I just read this with my daughter. We LOVE Ivy and Bean and usually we laugh out loud so hard. But this one was different. It provided a lot of information about global warming and that was very disturbing for my daughter, who is 7. The book focuses on the effects of global warming on animals and nature, but my daughter made the link to people and was really disturbed by the fact that the people who are making global warming pollution (us, primarily) are not the ones who are going to feel most of the impacts (she asked specifically about people in Africa). When we were done with the book, she asked a million questions and I felt like I had to answer truthfully but still tried to put an optimistic spin on the issue. Even so, we were both depressed afterward and she doesn't want to read Ivy and Bean anymore.
That said, the book provides a way to broach a very difficult topic with kids and the information is accurate and truthful. I appreciate that the author didn't sugar coat such a serious topic. She empowers kids as well and shows how they can change adults and the world.
I just wish we had been ready to such a serious topic - its like reading a book about cancer - you want to know what you are getting into rather than expecting to laugh for the next half hour and instead ending up in tears.
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Format: Paperback Verified Purchase
My seven year old is a big reader and loves this series. I find the books to be fun and cute without the words being too difficult. The only downside for us is that my daughter is reading them faster than they're being written. I wouldn't suggest this as an independent reader for newer readers (those just coming out of the Step readers etc) unless you are reading it with them. We like to pick one book to read together and take turns reading pages. I've found that it helps my daughter remember what she's read more and I get a better sense of what the books are about without having to pre-read them.
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Format: Paperback
First, some context for my review: My 7-year-old daughter in first grade LOVES Ivy + Bean, and she devours each book in a single sitting. I like that this series encourages her to read independently. I, however, am not too fond of the misbehavior depicted in the series, but I am reading the books so that I can remind my daughter, when necessary, "This makes for a good story, but you KNOW you can't do that in real life, right?"

In my opinion, this book is one of the better ones, more in the league of Book 3 ("Break the Fossil Record") and Book 9 ("Make the Rules").

I really like Ms. Aruba-Tate. She's such a great teacher. I loved the way she put words to the way the class was feeling (on page 33): "I'm hearing that you are very worried about global warming. I'm feeling sorry that you're worried, but I'm also feeling glad that you care so much about the earth."

The entire school is having a science fair, and everyone in Ms. Aruba-Tate's class needs to come up with an idea on how to solve the global warming problem. Ivy and Bean's classmates came up with some pretty amusing ideas, and I have to say, Ivy and Bean's final idea was creative while also making a good point.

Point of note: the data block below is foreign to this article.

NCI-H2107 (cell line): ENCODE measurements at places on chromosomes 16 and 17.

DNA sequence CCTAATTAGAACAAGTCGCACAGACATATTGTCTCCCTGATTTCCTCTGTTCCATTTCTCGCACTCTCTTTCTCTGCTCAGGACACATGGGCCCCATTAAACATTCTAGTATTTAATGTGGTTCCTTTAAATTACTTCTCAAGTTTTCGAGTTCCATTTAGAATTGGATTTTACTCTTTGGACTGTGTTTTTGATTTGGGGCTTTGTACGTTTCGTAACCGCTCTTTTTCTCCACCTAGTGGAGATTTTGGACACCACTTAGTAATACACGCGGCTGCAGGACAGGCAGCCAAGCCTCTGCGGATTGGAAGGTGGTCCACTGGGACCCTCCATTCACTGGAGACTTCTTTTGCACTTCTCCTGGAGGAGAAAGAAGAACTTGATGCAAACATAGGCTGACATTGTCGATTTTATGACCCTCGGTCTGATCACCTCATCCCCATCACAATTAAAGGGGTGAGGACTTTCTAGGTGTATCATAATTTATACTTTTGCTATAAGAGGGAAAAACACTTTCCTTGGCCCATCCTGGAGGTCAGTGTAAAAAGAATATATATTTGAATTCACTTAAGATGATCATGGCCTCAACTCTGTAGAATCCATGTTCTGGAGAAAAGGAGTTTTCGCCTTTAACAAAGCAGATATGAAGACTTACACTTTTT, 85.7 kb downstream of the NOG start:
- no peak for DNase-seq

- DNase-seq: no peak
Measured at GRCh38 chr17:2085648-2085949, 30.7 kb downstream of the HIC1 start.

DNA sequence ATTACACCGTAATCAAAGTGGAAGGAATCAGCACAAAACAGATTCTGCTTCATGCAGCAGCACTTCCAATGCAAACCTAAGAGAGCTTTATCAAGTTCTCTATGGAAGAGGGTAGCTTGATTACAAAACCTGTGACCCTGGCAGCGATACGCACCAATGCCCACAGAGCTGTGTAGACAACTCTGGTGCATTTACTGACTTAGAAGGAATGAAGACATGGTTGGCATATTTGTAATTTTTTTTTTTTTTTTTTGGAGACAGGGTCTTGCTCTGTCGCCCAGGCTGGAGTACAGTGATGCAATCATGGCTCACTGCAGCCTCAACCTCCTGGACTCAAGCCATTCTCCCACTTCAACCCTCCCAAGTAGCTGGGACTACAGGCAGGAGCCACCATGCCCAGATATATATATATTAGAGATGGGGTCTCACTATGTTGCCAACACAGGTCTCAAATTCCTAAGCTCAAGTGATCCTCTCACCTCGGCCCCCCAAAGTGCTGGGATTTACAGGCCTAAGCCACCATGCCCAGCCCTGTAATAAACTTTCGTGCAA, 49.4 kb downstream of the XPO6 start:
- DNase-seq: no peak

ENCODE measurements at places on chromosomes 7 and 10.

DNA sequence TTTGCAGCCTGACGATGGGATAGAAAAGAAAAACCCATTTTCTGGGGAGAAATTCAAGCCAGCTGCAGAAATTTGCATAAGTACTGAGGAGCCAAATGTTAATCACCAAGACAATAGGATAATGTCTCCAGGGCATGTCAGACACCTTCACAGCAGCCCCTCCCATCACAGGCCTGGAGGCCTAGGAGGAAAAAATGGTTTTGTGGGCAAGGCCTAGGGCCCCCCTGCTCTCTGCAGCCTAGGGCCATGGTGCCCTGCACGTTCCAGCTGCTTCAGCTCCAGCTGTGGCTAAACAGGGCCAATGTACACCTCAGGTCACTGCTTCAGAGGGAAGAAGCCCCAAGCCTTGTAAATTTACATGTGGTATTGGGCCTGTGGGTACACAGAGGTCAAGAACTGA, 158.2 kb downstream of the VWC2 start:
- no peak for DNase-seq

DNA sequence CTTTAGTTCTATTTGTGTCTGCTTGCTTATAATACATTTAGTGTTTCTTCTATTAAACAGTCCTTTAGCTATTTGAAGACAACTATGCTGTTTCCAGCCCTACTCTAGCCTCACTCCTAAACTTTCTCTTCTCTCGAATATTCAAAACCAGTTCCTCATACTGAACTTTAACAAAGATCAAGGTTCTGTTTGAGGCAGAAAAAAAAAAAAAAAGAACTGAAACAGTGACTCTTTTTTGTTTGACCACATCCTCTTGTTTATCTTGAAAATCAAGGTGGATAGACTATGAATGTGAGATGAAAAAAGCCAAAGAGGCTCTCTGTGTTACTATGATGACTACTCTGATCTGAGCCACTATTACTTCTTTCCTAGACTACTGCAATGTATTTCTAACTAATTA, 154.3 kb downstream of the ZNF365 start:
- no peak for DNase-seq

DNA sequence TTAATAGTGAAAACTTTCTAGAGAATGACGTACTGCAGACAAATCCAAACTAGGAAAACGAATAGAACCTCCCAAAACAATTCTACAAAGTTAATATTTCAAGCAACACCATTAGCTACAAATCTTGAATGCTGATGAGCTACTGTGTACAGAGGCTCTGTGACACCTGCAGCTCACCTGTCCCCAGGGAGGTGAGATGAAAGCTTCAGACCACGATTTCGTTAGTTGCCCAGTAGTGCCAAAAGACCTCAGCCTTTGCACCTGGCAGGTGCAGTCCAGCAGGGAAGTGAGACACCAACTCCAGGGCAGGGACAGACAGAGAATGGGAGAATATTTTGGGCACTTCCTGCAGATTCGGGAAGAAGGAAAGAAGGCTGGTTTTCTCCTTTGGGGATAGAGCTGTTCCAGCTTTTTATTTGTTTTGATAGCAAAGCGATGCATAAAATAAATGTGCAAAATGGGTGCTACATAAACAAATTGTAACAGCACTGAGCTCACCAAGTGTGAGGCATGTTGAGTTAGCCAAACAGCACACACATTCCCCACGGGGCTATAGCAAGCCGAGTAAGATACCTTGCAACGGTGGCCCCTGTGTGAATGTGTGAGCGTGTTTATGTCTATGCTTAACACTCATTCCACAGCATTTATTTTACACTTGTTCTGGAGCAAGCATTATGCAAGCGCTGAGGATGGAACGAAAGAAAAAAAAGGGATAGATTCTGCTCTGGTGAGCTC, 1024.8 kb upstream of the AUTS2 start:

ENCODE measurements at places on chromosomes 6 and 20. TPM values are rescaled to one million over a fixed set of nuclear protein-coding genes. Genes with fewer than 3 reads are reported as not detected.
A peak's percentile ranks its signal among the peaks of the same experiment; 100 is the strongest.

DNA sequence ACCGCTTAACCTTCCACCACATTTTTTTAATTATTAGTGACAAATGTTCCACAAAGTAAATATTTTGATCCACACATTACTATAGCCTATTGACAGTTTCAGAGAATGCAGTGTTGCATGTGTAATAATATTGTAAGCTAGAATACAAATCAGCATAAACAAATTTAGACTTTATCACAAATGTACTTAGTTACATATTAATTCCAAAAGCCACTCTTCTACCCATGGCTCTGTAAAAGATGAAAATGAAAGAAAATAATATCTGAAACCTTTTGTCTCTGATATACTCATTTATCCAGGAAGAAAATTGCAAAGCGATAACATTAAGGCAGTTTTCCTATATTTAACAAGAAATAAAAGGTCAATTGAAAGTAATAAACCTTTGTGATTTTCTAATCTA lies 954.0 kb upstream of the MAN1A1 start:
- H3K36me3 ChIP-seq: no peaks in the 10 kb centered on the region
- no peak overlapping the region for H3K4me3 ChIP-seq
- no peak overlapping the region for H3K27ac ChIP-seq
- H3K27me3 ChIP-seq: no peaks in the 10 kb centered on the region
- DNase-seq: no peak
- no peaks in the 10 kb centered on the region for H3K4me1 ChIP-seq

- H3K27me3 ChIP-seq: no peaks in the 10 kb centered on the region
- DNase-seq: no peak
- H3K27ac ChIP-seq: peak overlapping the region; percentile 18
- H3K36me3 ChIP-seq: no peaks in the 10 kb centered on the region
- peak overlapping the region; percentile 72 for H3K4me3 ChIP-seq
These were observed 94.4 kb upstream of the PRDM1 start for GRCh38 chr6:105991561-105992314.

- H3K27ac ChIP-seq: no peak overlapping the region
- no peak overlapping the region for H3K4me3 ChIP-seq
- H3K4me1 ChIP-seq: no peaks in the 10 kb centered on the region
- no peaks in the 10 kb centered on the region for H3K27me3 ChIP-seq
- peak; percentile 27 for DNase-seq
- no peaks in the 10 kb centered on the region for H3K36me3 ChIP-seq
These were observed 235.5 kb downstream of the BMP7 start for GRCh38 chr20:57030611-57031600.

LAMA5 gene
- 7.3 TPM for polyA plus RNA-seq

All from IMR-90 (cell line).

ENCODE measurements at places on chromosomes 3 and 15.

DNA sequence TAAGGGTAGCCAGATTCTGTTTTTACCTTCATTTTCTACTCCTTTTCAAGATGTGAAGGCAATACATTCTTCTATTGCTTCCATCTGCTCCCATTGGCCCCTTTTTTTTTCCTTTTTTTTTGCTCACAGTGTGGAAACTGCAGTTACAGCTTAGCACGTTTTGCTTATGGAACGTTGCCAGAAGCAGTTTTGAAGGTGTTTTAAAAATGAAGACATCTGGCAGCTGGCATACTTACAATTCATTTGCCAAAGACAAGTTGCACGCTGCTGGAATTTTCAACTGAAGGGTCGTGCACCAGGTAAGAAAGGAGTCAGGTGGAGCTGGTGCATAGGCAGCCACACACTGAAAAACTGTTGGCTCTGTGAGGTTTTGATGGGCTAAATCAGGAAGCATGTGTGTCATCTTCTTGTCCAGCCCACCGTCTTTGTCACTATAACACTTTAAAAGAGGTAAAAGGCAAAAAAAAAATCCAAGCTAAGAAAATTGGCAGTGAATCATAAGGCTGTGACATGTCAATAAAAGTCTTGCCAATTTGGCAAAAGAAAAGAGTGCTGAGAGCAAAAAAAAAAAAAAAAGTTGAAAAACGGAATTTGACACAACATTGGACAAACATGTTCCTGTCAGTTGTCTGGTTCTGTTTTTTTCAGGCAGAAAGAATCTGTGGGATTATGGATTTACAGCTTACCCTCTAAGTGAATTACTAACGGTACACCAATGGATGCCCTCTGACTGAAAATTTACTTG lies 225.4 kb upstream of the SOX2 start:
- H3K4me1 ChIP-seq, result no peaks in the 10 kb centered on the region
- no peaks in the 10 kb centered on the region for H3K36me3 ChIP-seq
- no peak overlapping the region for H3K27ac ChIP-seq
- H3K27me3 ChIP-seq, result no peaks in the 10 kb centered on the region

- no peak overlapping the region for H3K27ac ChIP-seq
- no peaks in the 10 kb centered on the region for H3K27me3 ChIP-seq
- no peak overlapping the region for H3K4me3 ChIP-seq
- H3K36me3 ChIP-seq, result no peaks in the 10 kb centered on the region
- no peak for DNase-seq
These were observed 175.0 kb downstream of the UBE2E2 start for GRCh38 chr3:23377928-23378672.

I like that this book shows the girls engaged in science, and it also introduces an important real-life issue. At one point, Ivy mentions "Lisa Something", and once again, I wondered why the actual historical figure (in this case, Lise Meitner, a woman who helped discover nuclear fission) wasn't mentioned by name. (Book 5 - "Bound to be Bad" - neglects to mention St. Francis of Assisi by name.) As it turned out, though, Lise Meitner was identified in the book's appendix, in which the author further discussed global warming.
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Format: Hardcover Verified Purchase
My six-year-old daughter loves to read and has recently started reading chapter books. Once she got over her obsession with the Junie B. Jones series, I managed to get her interested in the Cam Jansen series of books and then I discovered the Ivy and Bean series. My daughter loves the central characters, Bean and her best friend Ivy. The girls are precocious, intelligent, and always up to some adventure (or misadventure, depending on how one looks at it!). These traits appeal to my daughter as she is quite the adventurer herself, and the chapters are relatively short, which makes it easy for her to read independently. The books average about 120 pages, and she manages to read up to 40 pages per sitting (around 45 minutes).

What I found to be fascinating was that the plot for each story is so well-written and developed that my daughter could not stop once she started reading! I usually sit with her and supervise her reading, helping out with some difficult words, and she gets so involved with the story that she just keeps on reading. This to me is the mark of a good book, one that entices a young reader to keep reading. The language is not overly simplified, on the contrary, there are some challenging words which I help my daughter with (pronunciation and definition, if necessary).

The black and white illustrations by Sophie Blacksall that appear in each chapter add to the appeal of these books. In the seventh installment, Ivy and Bean are informed by their teacher, Ms. Aruba-Tate that there is to be science fair at their school. The theme is global warming, and the children in the class are told to come up with interesting projects. Of course, Ivy and Bean are raring to go and devise all sorts of strange and interesting experiments, but nothing seems to work. What will the girls think of next and will it work? This is another winner in the Ivy and Bean series.
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Ivy and Bean What's the Big Idea? (Book 7)